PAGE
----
I am going to:
    1. Bold the first line of the Title,
    2. Right justify for visual interest
    3. Apply a different colour to each city name
      text toolbar options
  4. Your workspace should look something like:
    workspace step 9

10. Add some graphics

We are going to add some icons to the image and carry our colour scheme through the infographic with (in my case) blue being used to represent Winnipeg, and Orange for Toronto.

  1. Select the Graphics option from the list of tools.
  2. To add a marker icon select the Shapes & Icons option and search the word marker. graphics properties dialogue

  3. Select any of the black (mono) options available and drag and drop it onto the workspace.
  4. Hold down the shift key to keep proportions and drag the handles to resize (once something is in the workspace you can copy + paste it to duplicate).
  5. Add a second marker to the map
  6. Drag one the markers to the vague locations of Winnipeg and Toronto on the map
  7. Select each marker and use the graphic toolbar to change their colours by clicking on the paint can icon:
    graphics colour options

  8. Your workspace should look something like: workspace step 10

11. Add a chart

We are going to add a bar chart visualizing total precipitation to our graphic.

  1. Select the Tools option from the list to tools
  2. Add the Chart option by clicking on it once:
    add tools dialogue

  3. In the Chart dialogue box that opens
    1. Select the first chart option on the left for vertical bars
    2. Delete the sample data and paste in the following:
Winnipeg Toronto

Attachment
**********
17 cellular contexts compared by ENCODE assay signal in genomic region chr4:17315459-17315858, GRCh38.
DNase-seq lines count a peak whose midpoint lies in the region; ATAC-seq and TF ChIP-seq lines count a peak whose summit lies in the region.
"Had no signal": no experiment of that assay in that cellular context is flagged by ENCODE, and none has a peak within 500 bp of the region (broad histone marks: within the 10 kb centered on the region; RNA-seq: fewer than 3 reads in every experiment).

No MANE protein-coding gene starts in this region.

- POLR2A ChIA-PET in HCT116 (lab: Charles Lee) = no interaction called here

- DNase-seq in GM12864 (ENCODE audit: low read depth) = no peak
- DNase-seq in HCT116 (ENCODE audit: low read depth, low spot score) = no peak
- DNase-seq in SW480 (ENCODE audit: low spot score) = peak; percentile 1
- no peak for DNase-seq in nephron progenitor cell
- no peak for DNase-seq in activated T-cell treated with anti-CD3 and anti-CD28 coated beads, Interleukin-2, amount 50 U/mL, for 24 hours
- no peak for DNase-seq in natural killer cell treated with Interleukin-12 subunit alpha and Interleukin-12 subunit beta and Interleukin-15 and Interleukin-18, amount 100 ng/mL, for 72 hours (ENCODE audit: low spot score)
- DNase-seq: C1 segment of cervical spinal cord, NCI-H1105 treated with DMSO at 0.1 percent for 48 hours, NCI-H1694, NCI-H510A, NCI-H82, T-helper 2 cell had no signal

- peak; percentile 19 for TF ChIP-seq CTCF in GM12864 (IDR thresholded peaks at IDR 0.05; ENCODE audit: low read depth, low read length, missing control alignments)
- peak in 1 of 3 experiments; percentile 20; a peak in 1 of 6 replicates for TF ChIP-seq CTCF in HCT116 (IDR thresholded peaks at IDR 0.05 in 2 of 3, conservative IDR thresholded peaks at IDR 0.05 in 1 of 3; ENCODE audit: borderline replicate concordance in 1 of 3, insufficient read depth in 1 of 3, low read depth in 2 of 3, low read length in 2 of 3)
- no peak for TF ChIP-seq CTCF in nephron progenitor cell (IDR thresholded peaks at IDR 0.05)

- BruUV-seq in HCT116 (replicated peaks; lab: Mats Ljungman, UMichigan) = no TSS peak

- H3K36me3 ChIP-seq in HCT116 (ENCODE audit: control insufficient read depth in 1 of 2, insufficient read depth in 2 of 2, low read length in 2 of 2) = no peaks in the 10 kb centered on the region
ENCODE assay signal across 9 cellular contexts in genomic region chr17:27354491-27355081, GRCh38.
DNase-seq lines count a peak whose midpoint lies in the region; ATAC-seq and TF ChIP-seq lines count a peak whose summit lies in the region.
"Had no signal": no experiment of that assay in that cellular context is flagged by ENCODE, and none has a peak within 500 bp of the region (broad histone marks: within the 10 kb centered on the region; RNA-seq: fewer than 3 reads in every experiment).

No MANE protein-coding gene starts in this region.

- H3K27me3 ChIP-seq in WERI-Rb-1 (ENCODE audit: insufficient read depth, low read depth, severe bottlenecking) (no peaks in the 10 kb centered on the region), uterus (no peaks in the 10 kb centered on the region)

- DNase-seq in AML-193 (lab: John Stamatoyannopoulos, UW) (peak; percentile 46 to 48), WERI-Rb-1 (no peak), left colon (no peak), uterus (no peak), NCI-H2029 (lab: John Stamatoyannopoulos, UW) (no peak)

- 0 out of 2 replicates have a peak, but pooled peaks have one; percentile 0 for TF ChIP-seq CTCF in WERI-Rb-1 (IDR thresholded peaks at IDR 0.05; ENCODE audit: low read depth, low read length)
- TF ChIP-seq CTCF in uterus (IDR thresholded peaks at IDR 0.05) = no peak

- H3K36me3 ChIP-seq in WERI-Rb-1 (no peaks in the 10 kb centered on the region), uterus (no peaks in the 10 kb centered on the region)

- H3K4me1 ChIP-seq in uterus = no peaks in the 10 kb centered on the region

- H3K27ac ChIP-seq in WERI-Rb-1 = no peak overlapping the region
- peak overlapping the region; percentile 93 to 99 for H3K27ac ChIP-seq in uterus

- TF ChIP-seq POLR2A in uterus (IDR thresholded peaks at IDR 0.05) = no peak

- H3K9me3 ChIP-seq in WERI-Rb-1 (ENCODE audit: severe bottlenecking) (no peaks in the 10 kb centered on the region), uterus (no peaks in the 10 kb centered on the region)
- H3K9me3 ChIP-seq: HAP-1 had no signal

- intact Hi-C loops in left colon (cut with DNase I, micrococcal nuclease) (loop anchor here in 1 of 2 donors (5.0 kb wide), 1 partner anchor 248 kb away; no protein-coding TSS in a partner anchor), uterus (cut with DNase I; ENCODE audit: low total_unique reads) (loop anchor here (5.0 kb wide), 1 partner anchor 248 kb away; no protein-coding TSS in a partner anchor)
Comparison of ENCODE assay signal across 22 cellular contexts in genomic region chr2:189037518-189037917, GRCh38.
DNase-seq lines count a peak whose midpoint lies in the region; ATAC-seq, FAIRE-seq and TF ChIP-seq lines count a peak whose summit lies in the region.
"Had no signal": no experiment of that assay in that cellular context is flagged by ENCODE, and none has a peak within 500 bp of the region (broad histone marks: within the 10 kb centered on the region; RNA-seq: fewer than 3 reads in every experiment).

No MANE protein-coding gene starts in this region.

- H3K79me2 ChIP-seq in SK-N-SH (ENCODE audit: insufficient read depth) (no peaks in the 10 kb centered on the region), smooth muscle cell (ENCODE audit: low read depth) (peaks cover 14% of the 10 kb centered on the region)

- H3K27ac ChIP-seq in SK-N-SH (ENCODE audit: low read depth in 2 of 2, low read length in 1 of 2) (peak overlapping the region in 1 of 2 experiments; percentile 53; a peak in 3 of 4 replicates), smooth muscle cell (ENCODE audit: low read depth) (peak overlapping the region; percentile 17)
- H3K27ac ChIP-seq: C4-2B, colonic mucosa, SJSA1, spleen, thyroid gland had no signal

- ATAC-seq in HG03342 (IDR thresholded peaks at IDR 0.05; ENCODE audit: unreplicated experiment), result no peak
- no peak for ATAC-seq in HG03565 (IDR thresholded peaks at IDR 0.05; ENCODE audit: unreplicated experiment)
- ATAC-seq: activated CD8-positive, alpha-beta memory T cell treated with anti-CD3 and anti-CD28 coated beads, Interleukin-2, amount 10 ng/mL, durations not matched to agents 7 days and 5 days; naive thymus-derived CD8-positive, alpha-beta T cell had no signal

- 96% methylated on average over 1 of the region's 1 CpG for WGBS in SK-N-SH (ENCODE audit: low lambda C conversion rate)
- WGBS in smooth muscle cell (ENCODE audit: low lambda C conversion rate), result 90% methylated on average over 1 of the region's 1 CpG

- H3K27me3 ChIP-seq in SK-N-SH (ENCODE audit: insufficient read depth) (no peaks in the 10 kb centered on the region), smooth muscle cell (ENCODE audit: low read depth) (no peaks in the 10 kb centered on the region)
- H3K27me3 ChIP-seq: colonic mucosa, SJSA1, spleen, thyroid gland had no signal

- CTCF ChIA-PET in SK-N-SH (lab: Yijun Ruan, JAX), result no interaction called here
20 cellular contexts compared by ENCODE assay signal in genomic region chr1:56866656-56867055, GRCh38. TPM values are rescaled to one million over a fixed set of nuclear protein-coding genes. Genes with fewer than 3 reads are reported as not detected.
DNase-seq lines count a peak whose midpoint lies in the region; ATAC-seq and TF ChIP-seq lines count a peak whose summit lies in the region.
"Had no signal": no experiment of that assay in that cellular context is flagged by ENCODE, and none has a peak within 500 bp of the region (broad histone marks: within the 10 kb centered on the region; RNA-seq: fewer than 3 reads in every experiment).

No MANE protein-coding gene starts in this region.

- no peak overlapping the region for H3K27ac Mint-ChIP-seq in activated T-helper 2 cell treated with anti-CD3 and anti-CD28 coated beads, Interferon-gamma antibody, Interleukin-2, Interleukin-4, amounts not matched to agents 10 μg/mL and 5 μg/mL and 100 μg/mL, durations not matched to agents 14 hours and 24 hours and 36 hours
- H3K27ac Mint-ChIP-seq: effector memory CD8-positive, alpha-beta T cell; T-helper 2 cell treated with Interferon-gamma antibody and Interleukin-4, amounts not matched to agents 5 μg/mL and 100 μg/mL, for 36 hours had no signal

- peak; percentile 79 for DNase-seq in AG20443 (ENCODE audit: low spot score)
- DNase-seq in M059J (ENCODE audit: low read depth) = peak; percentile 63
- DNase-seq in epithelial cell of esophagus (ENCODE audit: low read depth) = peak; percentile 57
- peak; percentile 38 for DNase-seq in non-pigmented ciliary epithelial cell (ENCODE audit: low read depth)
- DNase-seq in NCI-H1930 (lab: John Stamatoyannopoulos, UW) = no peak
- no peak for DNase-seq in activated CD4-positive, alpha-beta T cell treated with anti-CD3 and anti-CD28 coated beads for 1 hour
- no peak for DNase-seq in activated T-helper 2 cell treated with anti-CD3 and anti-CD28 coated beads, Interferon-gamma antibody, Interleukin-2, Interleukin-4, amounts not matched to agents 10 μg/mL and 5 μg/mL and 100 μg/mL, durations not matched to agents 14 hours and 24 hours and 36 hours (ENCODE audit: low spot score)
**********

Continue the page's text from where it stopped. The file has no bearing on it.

Precipitation (mm) 23.7 20.4
  1. To edit the chart properties click the gear in the top right corner of the dialogue box.
    a. For a title we can add:
    The total precipitation for the month was…
    b. To change the bar colours to match our colour theme select: Individual color setting, and select your city colours to represent their respective values by clicking on the colour swatches.
    chart properties dialogue

  2. Click Insert Chart in the top right corner
  3. With the chart selected use the handles to shift and resize it to sit over top of the Maritime provinces with the entire title visible.
  4. Your workspace should look something like:
    workspace step 11

12. Reduce visual clutter

You can see that the image in the background is competing with our text. To deal with this we will use some semi-transparent boxes.

  1. Select the Graphics tool from the left side of the screen
  2. Under the Shapes & Icons options select the square
    graphics tools
  3. Resize the square so that it is slightly larger than your chart.
  4. Use the image graphic toolbar to:
    1. Change the colour to light grey
    2. Transparency to 80%
    3. Arrange option to send backward behind the chart and in front of the map
      image properites tools
  5. It should look something like:
    workspace step 12

  6. Copy and paste this box two times to create a background for our title, as well as our descriptive text.
    1. Resize and position one behind the title
    2. Resize and position the other over the western territories and provinces,
  7. Your workspace should look something like:
    workspace step 12

13. Add decorative descriptive text

The built in options in are sometimes very limited, so finding work abounds is important. Here we will use three separate blocks of Body text to add some visual interest to our descriptive text.
decorative text sample

  1. Select the Text option from the list of tools
  2. Drag and drop three Body Text blocks onto your workspace
  3. Copy and paste the following text into each of those blocks that has appeared in your workspace:
    Do you like the cold?
    The lowest monthly minimums were…
    -31.8°C vs -20.0°C
  4. Select the text within each block and change it’s properties using the text properties menu that appears.
    text properties toolbar
    Line 1: Roboto Condensed 23
    Line 2: Roboto Condensed 16
    Line 3: Oswald, Bold, 30, colours to match the cities

  5. I added a bit more descriptive text: a title for the graph, and the data source
    workspace step 13

Congratulations! You made it through!

Questions? Concerns?

Data: Climate Summary Data (Environment Canada), Map of Canada (Wikimedia)